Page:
I arrived in Madrid for the first time, groggy and overwhelmed, on September 1, 2016. I was quickly rushed into ice-breaker activities, city tours, and official business like setting up bank accounts and picking classes. Four and a half months later, on January 16, 2017, I arrived just as groggy but a little less overwhelmed. My suitcase was smaller, I knew where to go to get picked up, and most importantly, the sudden influx of Spanish was much less intimidating.
I left my house in St. Louis around 9:30 to catch a flight to Atlanta where I waited for five hours. I boarded a surprisingly small plane, was served my “Asian Vegetarian” meal (two types of curry, chapati, salad and fruit!), and spent most of the flight fidgeting trying to fall asleep. They served my “Asian Vegetarian” breakfast of a grilled vegetable sandwich and green banana shortly before landing. After clearing customs surprisingly quickly and collecting my luggage, my host dad came to pick me up. We arrived to my Spanish house around 10 am: Just over 24 hours after I left the US.
My first, or second-first, impression of Madrid was quite similar to the first time I arrived. My favorite five story, orange and yellow buildings were still cozy; and the cobbled streets though still not comfortable, didn’t feel quite so uneven. It’s a big, metropolitan city full of people crowding the sidewalks but somehow it doesn’t feel cold and aloof. The ground level bars and terrazas continue to fill up each night, with the voices of the patrons filling the streets with chatter even as the temperatures are at their lowest for the year (highs are a balmy 50 compared to 20 at home). The food is still salty, ham-y, and fried.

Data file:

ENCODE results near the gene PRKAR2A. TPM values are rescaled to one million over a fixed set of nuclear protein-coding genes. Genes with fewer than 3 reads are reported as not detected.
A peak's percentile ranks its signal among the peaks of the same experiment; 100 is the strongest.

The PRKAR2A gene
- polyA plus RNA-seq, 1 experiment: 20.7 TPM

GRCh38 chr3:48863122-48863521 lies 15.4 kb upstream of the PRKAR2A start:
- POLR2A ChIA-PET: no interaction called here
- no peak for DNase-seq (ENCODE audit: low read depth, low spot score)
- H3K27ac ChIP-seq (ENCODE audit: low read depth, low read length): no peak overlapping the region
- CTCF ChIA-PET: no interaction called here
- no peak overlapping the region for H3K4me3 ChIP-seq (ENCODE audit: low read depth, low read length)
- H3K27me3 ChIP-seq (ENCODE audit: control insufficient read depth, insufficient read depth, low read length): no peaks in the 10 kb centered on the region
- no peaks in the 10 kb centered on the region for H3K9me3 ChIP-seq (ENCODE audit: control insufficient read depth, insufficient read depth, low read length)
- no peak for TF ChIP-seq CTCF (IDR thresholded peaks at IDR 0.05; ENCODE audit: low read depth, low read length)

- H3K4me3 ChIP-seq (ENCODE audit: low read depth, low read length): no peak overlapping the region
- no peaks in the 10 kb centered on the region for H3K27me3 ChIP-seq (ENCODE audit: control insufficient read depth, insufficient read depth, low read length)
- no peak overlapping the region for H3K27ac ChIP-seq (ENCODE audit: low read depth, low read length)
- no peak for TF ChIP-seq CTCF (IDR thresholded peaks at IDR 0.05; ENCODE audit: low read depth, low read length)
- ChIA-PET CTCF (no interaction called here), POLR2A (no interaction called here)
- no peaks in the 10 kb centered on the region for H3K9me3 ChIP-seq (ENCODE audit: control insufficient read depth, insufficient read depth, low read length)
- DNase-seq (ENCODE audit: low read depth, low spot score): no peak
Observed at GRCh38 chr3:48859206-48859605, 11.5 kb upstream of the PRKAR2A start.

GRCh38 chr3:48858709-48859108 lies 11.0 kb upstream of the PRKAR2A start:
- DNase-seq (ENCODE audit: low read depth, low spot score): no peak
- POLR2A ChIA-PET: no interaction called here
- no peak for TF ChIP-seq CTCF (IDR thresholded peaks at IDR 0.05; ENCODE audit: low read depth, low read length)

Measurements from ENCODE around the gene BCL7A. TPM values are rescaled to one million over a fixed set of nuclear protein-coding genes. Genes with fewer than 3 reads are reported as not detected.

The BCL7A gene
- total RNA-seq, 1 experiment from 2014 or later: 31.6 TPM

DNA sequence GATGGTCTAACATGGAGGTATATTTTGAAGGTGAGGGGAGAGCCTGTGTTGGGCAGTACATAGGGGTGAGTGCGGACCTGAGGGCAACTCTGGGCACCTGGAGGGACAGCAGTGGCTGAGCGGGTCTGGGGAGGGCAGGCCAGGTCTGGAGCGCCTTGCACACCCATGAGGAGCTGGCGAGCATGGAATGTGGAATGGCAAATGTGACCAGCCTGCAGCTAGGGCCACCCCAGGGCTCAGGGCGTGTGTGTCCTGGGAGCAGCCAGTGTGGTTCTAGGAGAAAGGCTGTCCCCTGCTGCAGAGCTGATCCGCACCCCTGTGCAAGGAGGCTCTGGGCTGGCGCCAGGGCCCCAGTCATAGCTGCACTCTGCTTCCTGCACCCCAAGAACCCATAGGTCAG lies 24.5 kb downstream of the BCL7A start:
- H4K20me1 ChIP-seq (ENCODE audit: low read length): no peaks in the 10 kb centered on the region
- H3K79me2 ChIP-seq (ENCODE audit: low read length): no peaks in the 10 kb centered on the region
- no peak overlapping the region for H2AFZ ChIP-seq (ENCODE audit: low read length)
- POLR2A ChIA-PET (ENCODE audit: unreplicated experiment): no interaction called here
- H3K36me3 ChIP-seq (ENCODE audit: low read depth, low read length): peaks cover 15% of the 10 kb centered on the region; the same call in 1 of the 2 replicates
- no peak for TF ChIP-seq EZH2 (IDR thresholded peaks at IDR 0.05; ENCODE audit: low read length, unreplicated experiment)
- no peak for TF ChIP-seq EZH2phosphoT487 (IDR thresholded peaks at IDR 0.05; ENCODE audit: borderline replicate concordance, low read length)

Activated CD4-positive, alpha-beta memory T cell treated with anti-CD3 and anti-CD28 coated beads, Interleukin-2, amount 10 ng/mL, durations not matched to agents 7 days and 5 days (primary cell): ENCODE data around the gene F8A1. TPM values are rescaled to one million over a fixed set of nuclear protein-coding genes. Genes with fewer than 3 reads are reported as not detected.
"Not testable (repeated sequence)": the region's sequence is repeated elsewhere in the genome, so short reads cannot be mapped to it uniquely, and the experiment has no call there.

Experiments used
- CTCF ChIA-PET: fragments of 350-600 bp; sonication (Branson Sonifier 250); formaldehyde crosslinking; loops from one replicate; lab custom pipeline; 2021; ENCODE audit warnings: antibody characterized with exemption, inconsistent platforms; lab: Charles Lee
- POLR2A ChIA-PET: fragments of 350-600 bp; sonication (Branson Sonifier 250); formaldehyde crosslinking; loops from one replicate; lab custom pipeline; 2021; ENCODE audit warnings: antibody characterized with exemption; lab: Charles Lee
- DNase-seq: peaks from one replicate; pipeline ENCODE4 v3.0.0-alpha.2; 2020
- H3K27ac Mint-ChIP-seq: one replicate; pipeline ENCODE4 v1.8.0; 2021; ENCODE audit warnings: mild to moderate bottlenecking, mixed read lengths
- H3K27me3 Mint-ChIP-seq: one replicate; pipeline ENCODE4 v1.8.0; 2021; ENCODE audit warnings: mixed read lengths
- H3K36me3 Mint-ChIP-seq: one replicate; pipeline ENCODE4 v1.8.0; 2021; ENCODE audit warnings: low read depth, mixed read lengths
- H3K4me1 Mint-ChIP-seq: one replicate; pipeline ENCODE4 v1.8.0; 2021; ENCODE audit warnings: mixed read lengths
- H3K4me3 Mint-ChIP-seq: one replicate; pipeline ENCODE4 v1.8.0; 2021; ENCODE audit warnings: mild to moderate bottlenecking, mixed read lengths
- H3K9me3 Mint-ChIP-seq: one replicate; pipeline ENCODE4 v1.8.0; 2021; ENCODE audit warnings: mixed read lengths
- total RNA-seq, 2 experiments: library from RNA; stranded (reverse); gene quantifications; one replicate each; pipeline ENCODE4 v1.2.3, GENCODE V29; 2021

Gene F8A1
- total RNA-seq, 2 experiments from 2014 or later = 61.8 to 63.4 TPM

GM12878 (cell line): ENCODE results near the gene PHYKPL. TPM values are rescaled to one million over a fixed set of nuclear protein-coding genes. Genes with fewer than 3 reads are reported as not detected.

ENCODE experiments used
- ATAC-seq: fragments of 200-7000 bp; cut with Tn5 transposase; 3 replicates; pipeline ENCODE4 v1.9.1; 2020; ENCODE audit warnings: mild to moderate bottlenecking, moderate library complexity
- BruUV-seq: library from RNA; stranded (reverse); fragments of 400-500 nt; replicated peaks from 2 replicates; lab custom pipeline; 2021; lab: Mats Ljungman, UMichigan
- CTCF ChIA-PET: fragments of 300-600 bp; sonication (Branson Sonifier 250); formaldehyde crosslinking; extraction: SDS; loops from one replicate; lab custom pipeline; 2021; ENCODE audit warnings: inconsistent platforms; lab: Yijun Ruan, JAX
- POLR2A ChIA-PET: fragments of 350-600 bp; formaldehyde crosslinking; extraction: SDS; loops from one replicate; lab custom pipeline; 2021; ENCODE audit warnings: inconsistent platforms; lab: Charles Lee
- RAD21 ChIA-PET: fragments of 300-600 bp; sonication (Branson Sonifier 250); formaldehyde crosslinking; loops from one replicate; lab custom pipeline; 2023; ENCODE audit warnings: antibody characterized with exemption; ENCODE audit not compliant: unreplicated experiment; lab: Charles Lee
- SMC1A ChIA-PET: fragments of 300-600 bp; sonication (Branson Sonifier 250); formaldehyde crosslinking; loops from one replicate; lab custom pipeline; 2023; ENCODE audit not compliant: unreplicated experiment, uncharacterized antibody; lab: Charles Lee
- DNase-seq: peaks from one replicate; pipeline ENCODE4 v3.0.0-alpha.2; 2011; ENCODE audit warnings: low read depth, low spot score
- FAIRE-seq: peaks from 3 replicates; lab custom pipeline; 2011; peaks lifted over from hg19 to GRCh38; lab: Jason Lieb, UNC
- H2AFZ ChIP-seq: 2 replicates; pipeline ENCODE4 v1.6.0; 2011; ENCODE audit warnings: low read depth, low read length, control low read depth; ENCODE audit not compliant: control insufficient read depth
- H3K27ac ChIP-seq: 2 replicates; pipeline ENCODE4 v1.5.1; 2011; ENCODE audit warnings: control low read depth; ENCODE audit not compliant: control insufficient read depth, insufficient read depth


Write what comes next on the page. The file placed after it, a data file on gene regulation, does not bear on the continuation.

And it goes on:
But even though I feel comfortable being back in Madrid, I’m not bored, because there’s so much I haven’t done yet. As the new students go through orientation, I’m planning day trips to nearby towns, and getting to do the touristy things I ran out of time for during the fall like. I’m enthusiastically starting to plan trips outside of Spain to see more of Europe. I’m looking forward to going hiking.
My arrival day in September was not uncomfortable, but was uncertain. Would I make friends? Would I be able to understand the language? Would I like Spain? Now that I know that the answer to those questions is yes arriving back in Spain has left me confident and content. I’m excited not that this semester will be better than the last, but I hope that the new students, new classes, and new seasons will be different, to complement my previous experience. I already know I don’t have to worry about it being a bad semester, so for now I can relax and let it be.